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Clayton’s conservation to be completed in time for 20th anniversary


On a clear, crisp morning twenty years ago this Veteran’s Day, 10-year-old Kendra Myers screamed and ducked for cover as musket fire reverberated through Centennial Park before being swallowed by the still waters of the Caloosahatchee River. The reports issued from matchlocks shot by members of RHL DabneyAmerican Legion Post 192 who were attired that morning in the uniform of Union foot soldiers. No, it wasn’t part of a Civil War re-enactment. Post 192 was on hand with U.S. Army General Johnny Edward Wilson, U.S. Rep. Alcee Hastings and State Senator Tom Rossin (D-West Palm Beach) to dedicate a monument to companies D & I of the 2nd Regiment of the United States Colored Troops that had been installed in Centennial Park by North Fort Myers sculptor Don J. Wilkins at the request of the Fort Myers Beautification Advisory Board.

The monument consists of a heroic-size Union sergeant who stands atop a landing in front of an opening between two gently curving concrete walls. The fictional African-American soldier in the monument represents the 168 men from companies D & I who were stationed in Fort Myers during the last 18 months of the Civil War. That contingent was responsible for repelling an attack on February 20, 1865 initiated by Major William Footman and 275 members of the Florida Special Cavalry, 1st Battalion, popularly known as the “Cow Cavalry.” Footman and the Cow Cavalry had orders to burn Fort Myers to the ground. Had they succeeded, it’s likely that the settlers who arrived a year later would have gone elsewhere to build their homes. So in a very real sense, the town of Fort Myers owes its existence to the men of companies D & I of the USCT 2d Regiment.

The monument has needed some repairs and maintenance since 2014. Some of the coping on one of the walls was knocked off by falling limbs during Hurricane Irma. By then, the City had already allocated funds to put the monument and several other public artworks in good repair, but because of the storm damage, the City Manager had to find additional funding in order to initiate the work.

The work finally started on October 1, with conservators from Miami-based Rosa Lowinger & Associates (RLA) starting on the USCT 2nd Regiment monument, The Florida Panthers in the median on Monroe just outside the entrance to Centennial Park East, and The Great Turtle Chase as the base of the brick wall marking the entry.

After cleaning all three pieces with conservation-grade detergent, the conservators began stripping off the paint, one layer at a time, to expose the underlying metallic resin composite that North Fort Myers sculptor Don “D.J.” Wilkins mixed to cast these sculptures. Next, they injected a special epoxy into cracks and fissures to stabilize the composite, bind the medium together and seal the inside from rainwater, humidity and corrosion-causing deposits of minerals and salt.

That part of the conservation was completed last week, culminating in the application of an undercoat of primer. In the case of The Florida Panthers, RLA had had to replace part of the male’s tale (broken off by projectiles during Hurricane Irma), repair the female’s tale and reconstruct the cub. The lower right leg and foot of the infant in The Great Turtle Chase had to be refabricated along with toes on the baby’s left foot.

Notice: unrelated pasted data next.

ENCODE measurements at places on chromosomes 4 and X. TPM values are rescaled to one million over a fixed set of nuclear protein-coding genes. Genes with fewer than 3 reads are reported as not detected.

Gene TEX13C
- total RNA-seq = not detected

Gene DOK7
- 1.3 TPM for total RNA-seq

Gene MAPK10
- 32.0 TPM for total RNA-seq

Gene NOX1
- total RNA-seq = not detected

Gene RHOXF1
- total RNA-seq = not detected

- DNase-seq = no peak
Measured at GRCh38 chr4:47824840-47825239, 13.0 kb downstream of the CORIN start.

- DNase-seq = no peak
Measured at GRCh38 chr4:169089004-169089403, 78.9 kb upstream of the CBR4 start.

RLA is back in town this week. Yesterday, they sprayed the Civil War soldier (nicknamed Clayton) with a top coat of bronze-colored marine-grade metallic paint that is specially formulated to seal and protect the cast from heat, humidity, ultraviolet radiation and salt and mineral deposits. With that done, RLA will turn its attention next to The Florida Panthers, The Great Turtle Chase and the Buckingham & Paige Army Air Field Monument.

The conservators expect to begin work on another Fort Myers artistic landmark that finds itself in dire need of repair – the Wes Nott Memorial on the campus of Lee Memorial Hospital, with conservation of Uncommon Friends slated for early January.

At the same time RLA is conserving these sculptures, local contractor Chris-Tel Construction is pressure washing, repairing and repainting the non-art components of each installation. Chris-Tel has already re-grouted the tile on the Travertine steps and landing on the USCT 2nd Regiment Monument and replaced the section of coping shorn off by Hurricane Irma. Now that RLA is done painting Clayton, the walls behind the soldier will be given a fresh coat of paint over the next few days, returning the installation to its original condition in time for the 20th anniversary of its dedication on November 11, 1998.

It’s fitting that Clayton is being returned to his original state in time for Veteran’s Day. The 8-foot-tall statue has the distinction of being the first Civil War statue in the South to pay tribute to African-American Union soldiers. And while Clayton does pay homage to all of the 179,000 black men (10% of the Union Army) who served as soldiers in the U.S. Army, with another 19,000 serving in the Navy, the contribution of the 168 black troops garrisoned in Fort Myers in 1865 is particularly meaningful.

“[The fact that they saved the fort from total destruction] means a lot to people in Lee County’s black community, who have had to fight for their place in local history as well as for their place in contemporary society,” editorialized the News-Press on November 11, 1998. “The U.S. Colored Troops at Fort Myers … are the spiritual ancestors of living black veterans who are still fighting for their rights in our own time.”

Interestingly, not only was slave labor used to build the old fort between 1852 and 1855, it was a force of 40 black railroad workers who saved the town from destruction by conflagration during the Great Fire of 1903.

October 23, 2018.

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